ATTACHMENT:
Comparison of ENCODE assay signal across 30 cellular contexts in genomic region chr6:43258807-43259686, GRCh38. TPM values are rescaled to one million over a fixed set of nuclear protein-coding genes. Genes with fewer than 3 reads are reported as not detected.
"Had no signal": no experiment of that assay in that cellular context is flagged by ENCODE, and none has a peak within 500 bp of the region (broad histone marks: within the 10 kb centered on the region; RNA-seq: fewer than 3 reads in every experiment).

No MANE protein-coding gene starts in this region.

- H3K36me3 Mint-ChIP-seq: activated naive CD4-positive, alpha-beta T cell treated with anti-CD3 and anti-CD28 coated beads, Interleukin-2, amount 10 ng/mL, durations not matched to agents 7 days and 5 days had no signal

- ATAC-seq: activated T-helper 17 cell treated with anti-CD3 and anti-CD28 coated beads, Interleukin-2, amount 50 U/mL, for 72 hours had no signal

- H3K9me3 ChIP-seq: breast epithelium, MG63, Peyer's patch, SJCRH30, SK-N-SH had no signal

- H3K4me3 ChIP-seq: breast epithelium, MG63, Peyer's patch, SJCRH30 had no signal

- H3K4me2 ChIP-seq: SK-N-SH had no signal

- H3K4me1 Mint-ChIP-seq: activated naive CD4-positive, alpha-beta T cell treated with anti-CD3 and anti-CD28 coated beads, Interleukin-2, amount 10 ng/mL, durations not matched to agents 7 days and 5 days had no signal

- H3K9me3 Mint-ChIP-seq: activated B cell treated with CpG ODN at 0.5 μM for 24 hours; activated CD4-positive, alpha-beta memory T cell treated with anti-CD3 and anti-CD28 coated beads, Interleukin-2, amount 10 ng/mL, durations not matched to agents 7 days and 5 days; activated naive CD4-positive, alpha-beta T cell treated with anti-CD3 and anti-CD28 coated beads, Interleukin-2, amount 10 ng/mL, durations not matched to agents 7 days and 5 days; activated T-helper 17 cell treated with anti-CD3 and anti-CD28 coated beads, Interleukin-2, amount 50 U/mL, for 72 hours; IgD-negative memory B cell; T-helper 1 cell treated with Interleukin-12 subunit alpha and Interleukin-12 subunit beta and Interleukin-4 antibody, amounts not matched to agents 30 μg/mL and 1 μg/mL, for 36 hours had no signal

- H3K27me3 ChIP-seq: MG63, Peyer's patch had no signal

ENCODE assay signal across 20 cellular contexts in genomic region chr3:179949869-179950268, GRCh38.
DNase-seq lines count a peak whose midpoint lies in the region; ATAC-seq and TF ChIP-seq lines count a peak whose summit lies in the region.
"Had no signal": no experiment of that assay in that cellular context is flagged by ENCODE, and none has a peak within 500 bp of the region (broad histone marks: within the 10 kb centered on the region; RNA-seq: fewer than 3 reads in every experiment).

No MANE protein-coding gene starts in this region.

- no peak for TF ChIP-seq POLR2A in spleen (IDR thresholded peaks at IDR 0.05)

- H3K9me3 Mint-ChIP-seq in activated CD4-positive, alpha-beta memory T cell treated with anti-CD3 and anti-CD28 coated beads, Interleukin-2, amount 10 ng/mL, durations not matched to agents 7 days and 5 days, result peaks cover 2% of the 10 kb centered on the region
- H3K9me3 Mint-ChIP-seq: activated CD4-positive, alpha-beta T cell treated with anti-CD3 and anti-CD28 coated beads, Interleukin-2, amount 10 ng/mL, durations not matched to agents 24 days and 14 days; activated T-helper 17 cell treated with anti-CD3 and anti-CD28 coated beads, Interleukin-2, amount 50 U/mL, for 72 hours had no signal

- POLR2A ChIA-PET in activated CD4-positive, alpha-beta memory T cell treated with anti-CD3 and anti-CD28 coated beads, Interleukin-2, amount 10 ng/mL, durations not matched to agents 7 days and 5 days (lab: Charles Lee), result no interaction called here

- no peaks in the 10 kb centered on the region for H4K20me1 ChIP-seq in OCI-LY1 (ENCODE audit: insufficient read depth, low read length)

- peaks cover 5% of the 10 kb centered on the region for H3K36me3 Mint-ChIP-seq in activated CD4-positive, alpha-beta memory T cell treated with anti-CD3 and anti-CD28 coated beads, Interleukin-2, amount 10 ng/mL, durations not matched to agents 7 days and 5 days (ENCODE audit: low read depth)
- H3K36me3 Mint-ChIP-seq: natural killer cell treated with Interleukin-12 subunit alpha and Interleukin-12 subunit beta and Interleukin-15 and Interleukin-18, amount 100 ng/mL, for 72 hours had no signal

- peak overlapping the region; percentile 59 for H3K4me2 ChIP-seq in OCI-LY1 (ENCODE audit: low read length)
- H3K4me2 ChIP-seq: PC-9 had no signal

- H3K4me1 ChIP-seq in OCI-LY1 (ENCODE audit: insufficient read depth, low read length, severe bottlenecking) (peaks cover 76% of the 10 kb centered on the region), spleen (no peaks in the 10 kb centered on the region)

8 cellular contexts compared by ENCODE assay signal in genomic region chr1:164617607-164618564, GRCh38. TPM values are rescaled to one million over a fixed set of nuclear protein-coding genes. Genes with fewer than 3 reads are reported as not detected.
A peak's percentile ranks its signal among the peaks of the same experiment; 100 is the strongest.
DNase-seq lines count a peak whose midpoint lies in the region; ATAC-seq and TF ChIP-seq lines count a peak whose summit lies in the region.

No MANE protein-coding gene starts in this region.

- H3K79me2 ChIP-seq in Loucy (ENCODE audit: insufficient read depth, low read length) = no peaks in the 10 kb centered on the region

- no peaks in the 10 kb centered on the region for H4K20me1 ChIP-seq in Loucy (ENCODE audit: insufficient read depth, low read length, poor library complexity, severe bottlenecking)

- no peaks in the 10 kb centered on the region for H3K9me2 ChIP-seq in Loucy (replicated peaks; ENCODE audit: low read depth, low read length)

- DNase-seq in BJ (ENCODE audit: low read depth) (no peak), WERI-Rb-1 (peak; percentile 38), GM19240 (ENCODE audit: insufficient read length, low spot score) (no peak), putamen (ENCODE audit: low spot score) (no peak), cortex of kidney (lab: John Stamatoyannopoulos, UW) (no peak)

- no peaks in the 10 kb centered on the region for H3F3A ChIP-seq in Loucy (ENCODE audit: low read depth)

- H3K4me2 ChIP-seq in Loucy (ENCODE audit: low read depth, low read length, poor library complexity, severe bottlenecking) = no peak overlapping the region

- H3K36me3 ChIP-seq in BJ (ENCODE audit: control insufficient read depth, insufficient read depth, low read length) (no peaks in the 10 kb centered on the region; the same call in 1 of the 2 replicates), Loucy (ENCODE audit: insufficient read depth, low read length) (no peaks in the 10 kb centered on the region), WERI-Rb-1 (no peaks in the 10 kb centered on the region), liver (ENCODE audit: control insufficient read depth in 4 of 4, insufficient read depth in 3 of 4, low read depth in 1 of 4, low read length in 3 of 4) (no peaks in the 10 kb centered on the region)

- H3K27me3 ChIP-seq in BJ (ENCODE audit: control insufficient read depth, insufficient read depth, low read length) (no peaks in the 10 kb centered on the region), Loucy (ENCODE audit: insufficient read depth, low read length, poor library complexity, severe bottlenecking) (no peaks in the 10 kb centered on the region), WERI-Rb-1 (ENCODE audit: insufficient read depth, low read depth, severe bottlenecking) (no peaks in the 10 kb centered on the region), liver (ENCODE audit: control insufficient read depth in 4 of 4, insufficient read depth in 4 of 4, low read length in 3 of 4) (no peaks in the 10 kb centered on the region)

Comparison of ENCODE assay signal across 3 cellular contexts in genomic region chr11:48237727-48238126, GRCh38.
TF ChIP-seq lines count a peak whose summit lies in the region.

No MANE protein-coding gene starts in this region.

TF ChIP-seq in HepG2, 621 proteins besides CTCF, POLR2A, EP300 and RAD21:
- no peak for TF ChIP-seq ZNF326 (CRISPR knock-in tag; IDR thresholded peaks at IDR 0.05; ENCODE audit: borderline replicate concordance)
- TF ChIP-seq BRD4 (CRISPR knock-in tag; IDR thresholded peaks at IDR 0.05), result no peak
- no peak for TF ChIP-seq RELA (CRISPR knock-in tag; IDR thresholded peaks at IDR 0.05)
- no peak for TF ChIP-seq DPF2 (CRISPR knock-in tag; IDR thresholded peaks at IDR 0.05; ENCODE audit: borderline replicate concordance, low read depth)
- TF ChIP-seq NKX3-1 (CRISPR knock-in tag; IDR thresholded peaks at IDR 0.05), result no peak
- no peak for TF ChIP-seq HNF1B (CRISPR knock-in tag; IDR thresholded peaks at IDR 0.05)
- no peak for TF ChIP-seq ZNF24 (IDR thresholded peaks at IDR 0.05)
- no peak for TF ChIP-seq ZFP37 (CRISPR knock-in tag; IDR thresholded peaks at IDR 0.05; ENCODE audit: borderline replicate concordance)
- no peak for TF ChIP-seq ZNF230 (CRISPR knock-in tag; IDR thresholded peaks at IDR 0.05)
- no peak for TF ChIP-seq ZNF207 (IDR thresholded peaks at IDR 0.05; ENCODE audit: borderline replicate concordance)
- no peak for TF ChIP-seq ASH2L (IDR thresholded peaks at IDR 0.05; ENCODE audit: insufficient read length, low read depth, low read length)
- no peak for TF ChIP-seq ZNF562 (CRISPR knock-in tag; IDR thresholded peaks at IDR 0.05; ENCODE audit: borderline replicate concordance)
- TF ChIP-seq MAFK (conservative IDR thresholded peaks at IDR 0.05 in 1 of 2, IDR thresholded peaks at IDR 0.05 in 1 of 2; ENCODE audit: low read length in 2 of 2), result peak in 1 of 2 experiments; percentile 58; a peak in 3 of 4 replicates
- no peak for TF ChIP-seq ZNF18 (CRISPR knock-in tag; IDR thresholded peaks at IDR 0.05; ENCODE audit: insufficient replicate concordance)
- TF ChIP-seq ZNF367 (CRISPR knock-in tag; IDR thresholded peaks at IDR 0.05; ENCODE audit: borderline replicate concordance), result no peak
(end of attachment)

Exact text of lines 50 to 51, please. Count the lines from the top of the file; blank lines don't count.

- no peak for TF ChIP-seq ZNF230 (CRISPR knock-in tag; IDR thresholded peaks at IDR 0.05)
- no peak for TF ChIP-seq ZNF207 (IDR thresholded peaks at IDR 0.05; ENCODE audit: borderline replicate concordance)